If you were just rotating about the origin, the transformation matrix would just be your standard

But now you have to perform 3 operations:

1) Make (2;1) the "new" origin by shifting it to be the origin

2) Rotate normally about the origin

3) Translate back to the origin of (2;1)

So your resulting transformation matrix will be the product of these three separate transformation matrices. The second is just the standard rotation matrix above (with theta = 60 degrees in your case).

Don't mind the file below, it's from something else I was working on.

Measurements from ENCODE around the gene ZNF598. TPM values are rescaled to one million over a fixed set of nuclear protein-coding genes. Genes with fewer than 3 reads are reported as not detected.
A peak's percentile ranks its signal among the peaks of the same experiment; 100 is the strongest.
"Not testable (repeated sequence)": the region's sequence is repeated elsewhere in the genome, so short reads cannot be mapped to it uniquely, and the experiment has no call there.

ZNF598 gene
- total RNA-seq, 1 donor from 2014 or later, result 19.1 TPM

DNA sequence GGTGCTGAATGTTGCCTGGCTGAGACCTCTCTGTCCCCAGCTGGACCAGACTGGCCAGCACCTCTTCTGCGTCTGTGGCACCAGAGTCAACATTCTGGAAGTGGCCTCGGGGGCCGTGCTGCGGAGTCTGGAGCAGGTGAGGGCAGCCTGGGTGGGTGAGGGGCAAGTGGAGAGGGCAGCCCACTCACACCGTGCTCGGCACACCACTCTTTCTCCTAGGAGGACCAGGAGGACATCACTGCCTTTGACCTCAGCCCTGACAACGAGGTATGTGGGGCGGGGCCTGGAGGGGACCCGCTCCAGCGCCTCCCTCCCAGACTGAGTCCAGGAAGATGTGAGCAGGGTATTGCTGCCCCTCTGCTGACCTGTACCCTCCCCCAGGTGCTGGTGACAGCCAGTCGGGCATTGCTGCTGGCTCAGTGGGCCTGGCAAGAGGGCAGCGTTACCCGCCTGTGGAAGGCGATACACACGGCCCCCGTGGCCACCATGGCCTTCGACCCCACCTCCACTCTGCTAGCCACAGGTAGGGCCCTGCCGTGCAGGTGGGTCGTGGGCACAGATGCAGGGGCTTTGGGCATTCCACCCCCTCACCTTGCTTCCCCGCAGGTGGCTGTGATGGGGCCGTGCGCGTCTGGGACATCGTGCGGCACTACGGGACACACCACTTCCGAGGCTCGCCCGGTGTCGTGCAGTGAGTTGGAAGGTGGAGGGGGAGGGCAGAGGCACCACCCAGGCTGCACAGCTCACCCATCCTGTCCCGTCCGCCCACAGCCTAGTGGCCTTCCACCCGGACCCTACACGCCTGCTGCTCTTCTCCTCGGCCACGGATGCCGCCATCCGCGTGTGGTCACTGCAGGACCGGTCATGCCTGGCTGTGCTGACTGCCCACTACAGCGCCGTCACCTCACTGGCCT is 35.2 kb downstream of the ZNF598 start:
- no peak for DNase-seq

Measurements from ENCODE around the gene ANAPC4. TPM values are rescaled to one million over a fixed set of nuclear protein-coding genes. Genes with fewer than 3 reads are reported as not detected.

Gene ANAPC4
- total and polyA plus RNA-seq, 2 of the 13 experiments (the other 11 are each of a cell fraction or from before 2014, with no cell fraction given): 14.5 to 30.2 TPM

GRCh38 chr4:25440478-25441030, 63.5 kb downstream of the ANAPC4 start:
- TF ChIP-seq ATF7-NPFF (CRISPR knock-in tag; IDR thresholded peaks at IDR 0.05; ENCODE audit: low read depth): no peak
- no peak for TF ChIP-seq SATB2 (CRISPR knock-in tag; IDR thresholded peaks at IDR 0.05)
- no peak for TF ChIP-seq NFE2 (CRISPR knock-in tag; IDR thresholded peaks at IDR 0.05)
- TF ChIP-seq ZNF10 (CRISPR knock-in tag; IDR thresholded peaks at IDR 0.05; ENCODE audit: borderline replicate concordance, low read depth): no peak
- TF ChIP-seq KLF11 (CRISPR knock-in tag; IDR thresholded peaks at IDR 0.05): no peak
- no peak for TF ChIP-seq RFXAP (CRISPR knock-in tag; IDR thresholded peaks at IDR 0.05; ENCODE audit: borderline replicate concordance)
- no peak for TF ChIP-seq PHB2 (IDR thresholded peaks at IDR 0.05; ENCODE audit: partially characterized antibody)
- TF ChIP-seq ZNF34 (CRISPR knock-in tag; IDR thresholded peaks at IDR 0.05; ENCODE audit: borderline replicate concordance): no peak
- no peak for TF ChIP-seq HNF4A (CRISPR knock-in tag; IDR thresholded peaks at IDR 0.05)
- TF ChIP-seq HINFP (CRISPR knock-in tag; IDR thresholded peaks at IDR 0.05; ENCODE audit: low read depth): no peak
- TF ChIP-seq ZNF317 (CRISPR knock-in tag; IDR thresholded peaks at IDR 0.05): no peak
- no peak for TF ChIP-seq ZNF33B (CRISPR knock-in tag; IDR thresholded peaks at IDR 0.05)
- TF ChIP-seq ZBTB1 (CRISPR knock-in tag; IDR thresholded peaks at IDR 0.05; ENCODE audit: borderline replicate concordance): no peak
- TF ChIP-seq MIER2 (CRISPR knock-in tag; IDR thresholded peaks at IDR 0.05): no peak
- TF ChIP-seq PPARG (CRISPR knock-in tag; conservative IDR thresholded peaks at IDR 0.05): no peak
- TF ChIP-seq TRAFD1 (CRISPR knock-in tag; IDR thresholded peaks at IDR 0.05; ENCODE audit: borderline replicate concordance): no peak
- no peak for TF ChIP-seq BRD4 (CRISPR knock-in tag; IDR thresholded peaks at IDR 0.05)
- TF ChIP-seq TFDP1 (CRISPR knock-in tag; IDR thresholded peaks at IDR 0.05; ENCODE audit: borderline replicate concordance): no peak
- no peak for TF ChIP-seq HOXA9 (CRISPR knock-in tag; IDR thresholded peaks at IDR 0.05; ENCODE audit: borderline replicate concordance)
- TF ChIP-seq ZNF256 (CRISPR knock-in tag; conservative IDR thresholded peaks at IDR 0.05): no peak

The first transformation, using homogeneous coordinates, translating (2;1) to be the new origin, is

[1 0 -2

0 1 -1

0 0 1]

And the third transformation, translating the origin to (2,1), is

[1 0 2

0 1 1

0 0 1]

So, multiplying these three matrices together will yield the final transformation matrix.